In over 16 years that I’ve been a health and fitness professional, two of the questions people most frequently ask me are,
“What should I do?” and
“How many times a week should I do this?”
In addition to owning a Classical Pilates studio and running a teacher training program for New York’s renowned, Real Pilates, I created an online fitness program so that you could fit 20-30 minutes of movement into your daily schedule.
Consistency and daily repetition bring about changes in the body, whether you are doing Pilates or other types of movement with our on-demand video streaming. In this blog article, I talk about repetition and its role in muscle memory and learning new skills (like riding a bike or doing Pilates) as they relate to more frequent workouts throughout the week.
Motor learning and memory rely on muscle memory. Repetition is the key to transferring muscle memory from short-term to long-term memory. Short-term memories involve functional changes in the neural pathways, whereas long-term memories actually change the structure of the pathways so the muscle memory can be recalled.
Joseph E. Muscolino, global lecturer, author, and manual therapy educator, explains how neural pathways are formed. They are like a stream running down a mountain; if the stream runs a few times after heavy rain but remains dry the rest of the year, the stream bed remains shallow and unstable. If the stream runs heavily day after day, the stream bed becomes deeper and can even evolve into a permanent fixture on the side of the mountain. The same thing happens with neural pathways during the formation of long-term memories.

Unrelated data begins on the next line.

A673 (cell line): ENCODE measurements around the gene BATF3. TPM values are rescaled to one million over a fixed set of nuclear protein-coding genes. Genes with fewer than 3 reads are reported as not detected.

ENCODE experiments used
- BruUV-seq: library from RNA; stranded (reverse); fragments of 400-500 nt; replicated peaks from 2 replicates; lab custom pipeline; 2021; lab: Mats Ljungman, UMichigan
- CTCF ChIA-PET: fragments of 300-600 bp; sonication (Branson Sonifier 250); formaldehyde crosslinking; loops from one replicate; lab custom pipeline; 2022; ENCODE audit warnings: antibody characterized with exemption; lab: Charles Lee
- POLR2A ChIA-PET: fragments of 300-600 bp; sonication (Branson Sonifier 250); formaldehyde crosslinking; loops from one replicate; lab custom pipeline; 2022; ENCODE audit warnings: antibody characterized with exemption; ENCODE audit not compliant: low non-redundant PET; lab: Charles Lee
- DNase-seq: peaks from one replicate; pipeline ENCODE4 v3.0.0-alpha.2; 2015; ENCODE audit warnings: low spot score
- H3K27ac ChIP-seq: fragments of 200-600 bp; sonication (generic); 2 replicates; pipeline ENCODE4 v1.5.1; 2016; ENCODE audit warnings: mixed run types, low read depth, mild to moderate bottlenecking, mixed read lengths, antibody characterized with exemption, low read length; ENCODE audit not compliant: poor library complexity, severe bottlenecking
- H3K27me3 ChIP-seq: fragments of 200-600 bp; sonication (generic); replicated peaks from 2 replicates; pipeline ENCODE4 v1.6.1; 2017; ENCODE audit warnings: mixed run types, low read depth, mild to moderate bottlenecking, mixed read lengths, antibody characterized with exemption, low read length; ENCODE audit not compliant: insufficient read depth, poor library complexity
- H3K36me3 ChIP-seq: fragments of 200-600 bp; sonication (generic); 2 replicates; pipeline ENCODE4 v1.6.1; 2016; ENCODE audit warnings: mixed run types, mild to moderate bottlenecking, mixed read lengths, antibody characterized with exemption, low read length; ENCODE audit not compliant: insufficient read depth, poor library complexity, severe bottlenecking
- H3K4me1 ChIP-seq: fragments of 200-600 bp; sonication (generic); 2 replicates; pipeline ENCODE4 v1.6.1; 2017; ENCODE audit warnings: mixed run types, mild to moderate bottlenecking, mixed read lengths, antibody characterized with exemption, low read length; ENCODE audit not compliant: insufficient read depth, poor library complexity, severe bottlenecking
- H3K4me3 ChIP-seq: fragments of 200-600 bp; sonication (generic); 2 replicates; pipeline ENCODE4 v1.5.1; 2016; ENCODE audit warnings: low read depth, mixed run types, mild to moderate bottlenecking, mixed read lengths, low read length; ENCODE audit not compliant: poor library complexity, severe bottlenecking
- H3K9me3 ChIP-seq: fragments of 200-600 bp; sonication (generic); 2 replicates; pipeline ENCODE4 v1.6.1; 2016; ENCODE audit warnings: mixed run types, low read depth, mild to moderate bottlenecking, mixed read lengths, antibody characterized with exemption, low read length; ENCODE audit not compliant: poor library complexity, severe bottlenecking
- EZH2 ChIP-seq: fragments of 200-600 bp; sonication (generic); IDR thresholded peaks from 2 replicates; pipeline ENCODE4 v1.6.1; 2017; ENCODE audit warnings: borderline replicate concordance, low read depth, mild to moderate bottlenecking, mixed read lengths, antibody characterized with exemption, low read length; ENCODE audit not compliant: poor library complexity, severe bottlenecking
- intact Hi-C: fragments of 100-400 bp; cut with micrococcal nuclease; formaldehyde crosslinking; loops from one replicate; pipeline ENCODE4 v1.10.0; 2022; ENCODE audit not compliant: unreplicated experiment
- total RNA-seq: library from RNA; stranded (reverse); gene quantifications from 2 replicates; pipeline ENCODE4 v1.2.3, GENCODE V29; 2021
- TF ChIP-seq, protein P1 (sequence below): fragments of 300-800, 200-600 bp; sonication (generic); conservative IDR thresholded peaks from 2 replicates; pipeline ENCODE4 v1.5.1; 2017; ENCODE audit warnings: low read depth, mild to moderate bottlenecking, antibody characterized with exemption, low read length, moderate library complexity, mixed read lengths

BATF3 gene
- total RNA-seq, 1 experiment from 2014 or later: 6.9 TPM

Repetitio Est Mater Studiorum:
Repetition is the mother of all learning (Study).
A child learning to ride a bike is a great example of repetition aiding the learning process.
“The more attempts a child makes, the more the brain reinforces the particular skills necessary to stay balanced and in motion. After some time, the child doesn’t have to stop and think about each part of the procedure to stay upright, balanced, and in motion, or how to stop without falling off.
Every time the child rides, the skill is reinforced. Even years later, with no additional riding experience, it is possible for a person to get on a bike and ride because it was so firmly encoded in the brain. This is the power of learning by repetition.” from Professional Learning Board
Commitment Achieves Results
The more you practice a new skill, the better your results will be. Healthy movements such as Pilates and functional exercise (which you will find in our Pilates Fit Studio video streaming platform) both rely on muscle, motor, and cognitive memory, all of which are enhanced through repetition. The more you repeat these types of exercise, the more they become “encoded” in your mind and body. These movements will then inform all your various daily activities.
It is through repeated experience of functional exercise that the changes in the body are revealed. Joseph Pilates himself emphasized the importance of repeating his exercises over time and doing them with repetition.
“Study carefully. Do not sacrifice knowledge to speed in building your solid exercise regime on the foundation of Contrology. Follow instructions exactly as indicated down to the very smallest detail.”– Joseph Pilates
Joseph Pilates was onto something. Besides learning to do his exercises methodically, there is a reason that we need to repeat them on a daily basis! As an added bonus, when you concentrate on the finer details of his instructions, you are working both your body and your brain.
Healthy movement, then, is not only exercise for your body, but a study of movement. Repetition is the key to seeing results in your body. Consistency brings you gains in both your strength and overall health.